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Home Sweet Home: photographing Canberra’s lockdown experience

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Cast your mind back to early 2020.

Those first days of the pandemic were dark—especially because COVID-19 hit Australia directly after the catastrophic fires on the South Coast of NSW.

And photographer Belle Hogg, 47, couldn’t stand that moment in time.

“I honestly felt like I was going to go mad being at home,” Belle recalls.

Due to the terrible air quality in Canberra, we’d already been indoors for many long days. The disasters rolled out one after the other and became a blur of anxiety, worry and grief.

But then Belle got used to the change of pace—and started to reflect that there were some good things about it.

“It was this time of reconnection with self and family and friends. We were home [and] not going anywhere and finding ways to just reconnect with each other.”

This is when the inspiration for her latest exhibition, HOME sweet HOME, at Smith’s Alternative in Civic hit her.

“I had seen people around the world doing different things to cope and thought I could give some happiness to others by capturing a moment for them they could keep,” she says.

Belle used the public health constrictions of the pandemic as part of the project’s architecture; she knew she couldn’t be in close contact with her subjects. But she could pull up outside their houses, say hello and ask how her friends were going.

She explains it like this: “I did a shout out on my socials to ask who wanted to join in. For those who were keen—25 families in total—I then gave them a date and time and messaged them when I was out the front of their home and said, ‘Come on out.’

Isaacs by Belle Hogg.

“Whoever was home was in the photo, in some cases there were parents in the middle of home-schooling and others in slippers or no shoes, it didn’t matter,” Belle continues.

For some families, Belle also took video snippets which she gave to them. She imagined her work as memories of the future, which people could give to their children later in life to remind them of “…this time when the world kind of just stopped and said: ‘Oh shit!’”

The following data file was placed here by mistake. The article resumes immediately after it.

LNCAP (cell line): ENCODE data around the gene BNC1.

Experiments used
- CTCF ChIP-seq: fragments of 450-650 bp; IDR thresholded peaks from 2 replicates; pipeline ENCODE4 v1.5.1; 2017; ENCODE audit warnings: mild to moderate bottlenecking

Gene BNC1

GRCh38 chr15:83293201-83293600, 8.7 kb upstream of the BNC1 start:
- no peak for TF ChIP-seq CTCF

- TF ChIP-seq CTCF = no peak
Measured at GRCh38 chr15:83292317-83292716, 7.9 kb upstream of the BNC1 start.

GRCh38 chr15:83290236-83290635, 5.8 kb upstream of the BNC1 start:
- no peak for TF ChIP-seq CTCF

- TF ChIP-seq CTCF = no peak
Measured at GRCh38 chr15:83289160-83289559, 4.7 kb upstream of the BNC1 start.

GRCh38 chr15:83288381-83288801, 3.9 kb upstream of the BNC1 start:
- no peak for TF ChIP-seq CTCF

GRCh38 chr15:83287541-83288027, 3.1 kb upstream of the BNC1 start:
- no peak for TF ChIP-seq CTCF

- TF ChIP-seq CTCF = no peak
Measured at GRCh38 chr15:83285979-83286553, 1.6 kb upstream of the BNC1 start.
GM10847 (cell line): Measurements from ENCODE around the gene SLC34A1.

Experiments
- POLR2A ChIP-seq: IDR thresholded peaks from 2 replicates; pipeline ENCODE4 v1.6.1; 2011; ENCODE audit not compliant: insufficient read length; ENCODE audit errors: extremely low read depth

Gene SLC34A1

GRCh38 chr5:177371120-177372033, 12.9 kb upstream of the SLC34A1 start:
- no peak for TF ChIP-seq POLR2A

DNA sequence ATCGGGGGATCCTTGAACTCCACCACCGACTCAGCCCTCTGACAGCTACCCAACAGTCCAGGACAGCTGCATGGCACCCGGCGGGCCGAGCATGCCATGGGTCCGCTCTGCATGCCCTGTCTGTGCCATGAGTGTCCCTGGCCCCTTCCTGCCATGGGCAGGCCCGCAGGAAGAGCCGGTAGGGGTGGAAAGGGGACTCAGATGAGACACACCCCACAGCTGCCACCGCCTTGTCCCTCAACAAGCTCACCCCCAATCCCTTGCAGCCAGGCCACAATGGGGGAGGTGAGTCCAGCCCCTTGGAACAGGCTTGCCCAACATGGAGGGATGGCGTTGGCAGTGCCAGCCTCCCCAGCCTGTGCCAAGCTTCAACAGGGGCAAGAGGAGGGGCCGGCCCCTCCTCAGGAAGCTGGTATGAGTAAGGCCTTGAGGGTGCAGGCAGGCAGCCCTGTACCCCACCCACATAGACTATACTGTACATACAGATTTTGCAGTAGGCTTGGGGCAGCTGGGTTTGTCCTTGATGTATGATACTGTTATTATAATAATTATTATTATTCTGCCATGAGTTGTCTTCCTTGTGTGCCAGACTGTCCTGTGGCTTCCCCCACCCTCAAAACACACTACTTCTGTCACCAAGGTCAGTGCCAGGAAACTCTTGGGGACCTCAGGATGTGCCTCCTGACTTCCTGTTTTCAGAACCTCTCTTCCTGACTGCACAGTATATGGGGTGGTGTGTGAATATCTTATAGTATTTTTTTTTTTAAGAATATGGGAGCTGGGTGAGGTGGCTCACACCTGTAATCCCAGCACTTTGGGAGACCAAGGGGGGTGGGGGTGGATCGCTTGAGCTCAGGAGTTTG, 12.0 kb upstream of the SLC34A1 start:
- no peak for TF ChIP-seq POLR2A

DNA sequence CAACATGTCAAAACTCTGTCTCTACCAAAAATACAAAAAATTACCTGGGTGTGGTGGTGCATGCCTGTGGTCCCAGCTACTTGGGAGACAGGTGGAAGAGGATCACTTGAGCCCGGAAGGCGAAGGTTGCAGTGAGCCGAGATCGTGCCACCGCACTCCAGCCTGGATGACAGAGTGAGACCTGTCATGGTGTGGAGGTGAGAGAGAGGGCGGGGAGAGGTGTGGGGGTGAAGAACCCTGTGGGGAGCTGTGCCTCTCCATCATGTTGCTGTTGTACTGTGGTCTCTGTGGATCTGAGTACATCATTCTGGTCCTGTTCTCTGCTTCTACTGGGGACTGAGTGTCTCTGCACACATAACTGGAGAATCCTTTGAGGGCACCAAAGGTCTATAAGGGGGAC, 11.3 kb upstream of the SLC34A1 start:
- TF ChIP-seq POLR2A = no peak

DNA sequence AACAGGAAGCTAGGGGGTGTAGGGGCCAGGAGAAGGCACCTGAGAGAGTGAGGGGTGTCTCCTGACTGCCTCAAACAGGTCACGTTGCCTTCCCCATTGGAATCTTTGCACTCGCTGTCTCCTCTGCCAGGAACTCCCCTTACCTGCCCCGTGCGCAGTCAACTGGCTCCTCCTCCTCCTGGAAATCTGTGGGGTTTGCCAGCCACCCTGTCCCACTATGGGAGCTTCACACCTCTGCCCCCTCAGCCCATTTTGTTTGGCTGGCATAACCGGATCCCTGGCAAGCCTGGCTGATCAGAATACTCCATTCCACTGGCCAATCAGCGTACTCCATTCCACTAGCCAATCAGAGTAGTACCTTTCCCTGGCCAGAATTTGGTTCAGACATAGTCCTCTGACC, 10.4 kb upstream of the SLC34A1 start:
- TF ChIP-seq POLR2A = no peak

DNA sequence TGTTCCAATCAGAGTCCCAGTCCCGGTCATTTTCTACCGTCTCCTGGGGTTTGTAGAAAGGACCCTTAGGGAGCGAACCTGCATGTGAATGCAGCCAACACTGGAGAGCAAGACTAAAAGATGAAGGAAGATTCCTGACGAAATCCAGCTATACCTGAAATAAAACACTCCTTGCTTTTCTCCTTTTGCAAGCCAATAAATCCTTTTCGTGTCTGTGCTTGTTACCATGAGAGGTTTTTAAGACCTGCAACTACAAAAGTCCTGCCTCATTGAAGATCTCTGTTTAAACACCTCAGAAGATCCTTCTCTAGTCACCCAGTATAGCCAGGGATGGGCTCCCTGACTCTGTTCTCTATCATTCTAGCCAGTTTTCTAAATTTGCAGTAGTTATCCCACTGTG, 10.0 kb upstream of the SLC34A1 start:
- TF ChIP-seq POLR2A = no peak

The result is a show of 34 heart-warming black and white images of Canberra families outside their homes. People are captured in their doorways and gardens, alongside pets and children. On their faces and in their body language, you can see humour, intimacy and often vulnerability.

Behind the photos are personal moments—a brand new baby and a bereaved grandparent overseas who has never seen the child.

Two little home-schooled girls cuddling into their mother with their special teddies. A woman who survived a terrible car accident and her beloved partner beside her.

Home school Wanniassa by Belle Hogg.

Apart from just being plain old “happy” to see people during the pandemic, Belle says the project gave her “…this feeling of a united community going through something together.

“We would start with a bit of a chat and the similar stories being told of having a tough time home-schooling or teenagers telling me they missed their friends or even people losing work. But you know what? They all had this sense of hope and that things could be worse. There were those lovely moments of appreciation for each other and the lives we have. For me, it was a time I felt so grateful I had a safe and comfortable home to be in.

“A lot of the photos you see in the exhibition have a little quote next to them which is how the people in the photo responded when I sent the image to them. I asked them to ‘tell me what home is to you.’ The definition of home is different to each individual and mostly about people and feelings more than the bricks and mortar around them,” Belle says.

Wearing the things we miss by Belle Hogg.

For Belle, hanging up the photos at Smith’s has been an emotional experience.

“I didn’t realise the collection I really had until I got them all printed and laid them out and a few tears welled up as I remembered this time one year ago.

“When my husband Mick got up on the ladder and hung them, it all just came together as I dreamed. One of the walls we also put up vintage creme wallpaper to add to the Victorian feel.

“I had a vision that it would look and feel like an old Victorian parlour room from the 1900s with those portrait walls full of frames, all different sizes and shapes, close together, as if we could all be one family here in Canberra.”

Belle Hogg with her HOME sweet HOME exhibition at Smith’s Alternative.

HOME sweet HOME closes on March 26 at Smith’s Alternative.

Find Belle on Instagram @bellephotog or Facebook: BellePhotographyCanberra

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